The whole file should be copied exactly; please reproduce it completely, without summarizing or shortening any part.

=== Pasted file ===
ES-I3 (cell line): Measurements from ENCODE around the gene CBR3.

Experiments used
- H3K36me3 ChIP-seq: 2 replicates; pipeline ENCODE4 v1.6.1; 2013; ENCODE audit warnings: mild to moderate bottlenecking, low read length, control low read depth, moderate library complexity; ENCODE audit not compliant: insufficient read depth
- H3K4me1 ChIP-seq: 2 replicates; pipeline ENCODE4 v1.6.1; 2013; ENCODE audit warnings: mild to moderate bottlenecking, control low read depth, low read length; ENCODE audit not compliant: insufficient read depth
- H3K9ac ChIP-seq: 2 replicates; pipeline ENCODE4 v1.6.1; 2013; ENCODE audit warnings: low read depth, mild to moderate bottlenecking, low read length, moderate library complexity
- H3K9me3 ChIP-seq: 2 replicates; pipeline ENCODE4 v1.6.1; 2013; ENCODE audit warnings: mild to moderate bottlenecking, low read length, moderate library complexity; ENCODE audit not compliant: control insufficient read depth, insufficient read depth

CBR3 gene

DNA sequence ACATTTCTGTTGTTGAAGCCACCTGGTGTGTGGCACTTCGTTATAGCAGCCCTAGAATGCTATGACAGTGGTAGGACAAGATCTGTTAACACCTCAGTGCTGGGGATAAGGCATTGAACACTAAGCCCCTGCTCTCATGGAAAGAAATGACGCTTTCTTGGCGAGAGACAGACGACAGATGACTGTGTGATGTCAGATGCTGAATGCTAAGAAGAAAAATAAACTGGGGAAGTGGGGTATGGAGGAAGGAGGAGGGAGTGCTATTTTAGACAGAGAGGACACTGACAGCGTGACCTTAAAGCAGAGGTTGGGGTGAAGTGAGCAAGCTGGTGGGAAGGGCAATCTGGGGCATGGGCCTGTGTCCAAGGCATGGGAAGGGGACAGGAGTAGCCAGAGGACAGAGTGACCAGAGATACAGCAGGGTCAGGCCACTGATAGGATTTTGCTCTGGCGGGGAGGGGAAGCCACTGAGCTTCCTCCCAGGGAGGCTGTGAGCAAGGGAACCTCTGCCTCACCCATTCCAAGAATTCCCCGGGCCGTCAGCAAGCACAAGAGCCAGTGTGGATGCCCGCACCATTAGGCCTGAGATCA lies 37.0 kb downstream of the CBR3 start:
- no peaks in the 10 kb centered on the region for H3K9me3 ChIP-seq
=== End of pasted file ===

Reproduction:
ES-I3 (cell line): Measurements from ENCODE around the gene CBR3.

Experiments used
- H3K36me3 ChIP-seq: 2 replicates; pipeline ENCODE4 v1.6.1; 2013; ENCODE audit warnings: mild to moderate bottlenecking, low read length, control low read depth, moderate library complexity; ENCODE audit not compliant: insufficient read depth
- H3K4me1 ChIP-seq: 2 replicates; pipeline ENCODE4 v1.6.1; 2013; ENCODE audit warnings: mild to moderate bottlenecking, control low read depth, low read length; ENCODE audit not compliant: insufficient read depth
- H3K9ac ChIP-seq: 2 replicates; pipeline ENCODE4 v1.6.1; 2013; ENCODE audit warnings: low read depth, mild to moderate bottlenecking, low read length, moderate library complexity
- H3K9me3 ChIP-seq: 2 replicates; pipeline ENCODE4 v1.6.1; 2013; ENCODE audit warnings: mild to moderate bottlenecking, low read length, moderate library complexity; ENCODE audit not compliant: control insufficient read depth, insufficient read depth

CBR3 gene

DNA sequence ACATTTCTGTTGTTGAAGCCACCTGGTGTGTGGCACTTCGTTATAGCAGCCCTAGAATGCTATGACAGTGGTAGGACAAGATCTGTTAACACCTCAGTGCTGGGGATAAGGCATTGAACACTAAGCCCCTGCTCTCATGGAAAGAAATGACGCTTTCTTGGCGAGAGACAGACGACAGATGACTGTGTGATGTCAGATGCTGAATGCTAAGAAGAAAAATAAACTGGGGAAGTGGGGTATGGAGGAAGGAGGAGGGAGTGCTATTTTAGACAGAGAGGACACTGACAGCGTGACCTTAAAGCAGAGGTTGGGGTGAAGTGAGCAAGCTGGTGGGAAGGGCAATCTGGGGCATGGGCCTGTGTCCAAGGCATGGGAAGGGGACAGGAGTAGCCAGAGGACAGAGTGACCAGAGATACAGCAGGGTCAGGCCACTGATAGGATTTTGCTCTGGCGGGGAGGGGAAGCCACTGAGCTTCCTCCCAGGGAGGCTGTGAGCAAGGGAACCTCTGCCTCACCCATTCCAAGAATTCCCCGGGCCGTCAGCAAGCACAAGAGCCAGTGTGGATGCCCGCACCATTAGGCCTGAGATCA lies 37.0 kb downstream of the CBR3 start:
- no peaks in the 10 kb centered on the region for H3K9me3 ChIP-seq